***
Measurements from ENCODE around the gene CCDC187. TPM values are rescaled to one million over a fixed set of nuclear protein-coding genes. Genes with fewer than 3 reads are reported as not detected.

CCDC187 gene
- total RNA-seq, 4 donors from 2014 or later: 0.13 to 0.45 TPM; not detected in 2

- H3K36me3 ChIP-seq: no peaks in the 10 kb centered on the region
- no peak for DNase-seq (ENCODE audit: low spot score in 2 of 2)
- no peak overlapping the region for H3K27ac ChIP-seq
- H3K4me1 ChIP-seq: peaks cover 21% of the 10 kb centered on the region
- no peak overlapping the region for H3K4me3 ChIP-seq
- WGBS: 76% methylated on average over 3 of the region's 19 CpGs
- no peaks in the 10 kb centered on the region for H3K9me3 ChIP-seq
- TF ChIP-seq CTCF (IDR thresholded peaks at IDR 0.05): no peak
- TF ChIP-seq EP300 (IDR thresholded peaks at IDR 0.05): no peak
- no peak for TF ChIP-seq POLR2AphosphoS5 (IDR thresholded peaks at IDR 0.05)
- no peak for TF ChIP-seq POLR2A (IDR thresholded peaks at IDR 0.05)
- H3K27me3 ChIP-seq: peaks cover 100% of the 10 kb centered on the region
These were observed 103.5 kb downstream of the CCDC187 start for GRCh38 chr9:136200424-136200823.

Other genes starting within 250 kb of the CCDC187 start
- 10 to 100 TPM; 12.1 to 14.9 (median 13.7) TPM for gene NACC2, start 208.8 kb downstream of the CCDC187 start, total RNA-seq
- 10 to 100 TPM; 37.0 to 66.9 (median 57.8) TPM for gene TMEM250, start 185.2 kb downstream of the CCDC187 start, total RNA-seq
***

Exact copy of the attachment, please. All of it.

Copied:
Measurements from ENCODE around the gene CCDC187. TPM values are rescaled to one million over a fixed set of nuclear protein-coding genes. Genes with fewer than 3 reads are reported as not detected.

CCDC187 gene
- total RNA-seq, 4 donors from 2014 or later: 0.13 to 0.45 TPM; not detected in 2

- H3K36me3 ChIP-seq: no peaks in the 10 kb centered on the region
- no peak for DNase-seq (ENCODE audit: low spot score in 2 of 2)
- no peak overlapping the region for H3K27ac ChIP-seq
- H3K4me1 ChIP-seq: peaks cover 21% of the 10 kb centered on the region
- no peak overlapping the region for H3K4me3 ChIP-seq
- WGBS: 76% methylated on average over 3 of the region's 19 CpGs
- no peaks in the 10 kb centered on the region for H3K9me3 ChIP-seq
- TF ChIP-seq CTCF (IDR thresholded peaks at IDR 0.05): no peak
- TF ChIP-seq EP300 (IDR thresholded peaks at IDR 0.05): no peak
- no peak for TF ChIP-seq POLR2AphosphoS5 (IDR thresholded peaks at IDR 0.05)
- no peak for TF ChIP-seq POLR2A (IDR thresholded peaks at IDR 0.05)
- H3K27me3 ChIP-seq: peaks cover 100% of the 10 kb centered on the region
These were observed 103.5 kb downstream of the CCDC187 start for GRCh38 chr9:136200424-136200823.

Other genes starting within 250 kb of the CCDC187 start
- 10 to 100 TPM; 12.1 to 14.9 (median 13.7) TPM for gene NACC2, start 208.8 kb downstream of the CCDC187 start, total RNA-seq
- 10 to 100 TPM; 37.0 to 66.9 (median 57.8) TPM for gene TMEM250, start 185.2 kb downstream of the CCDC187 start, total RNA-seq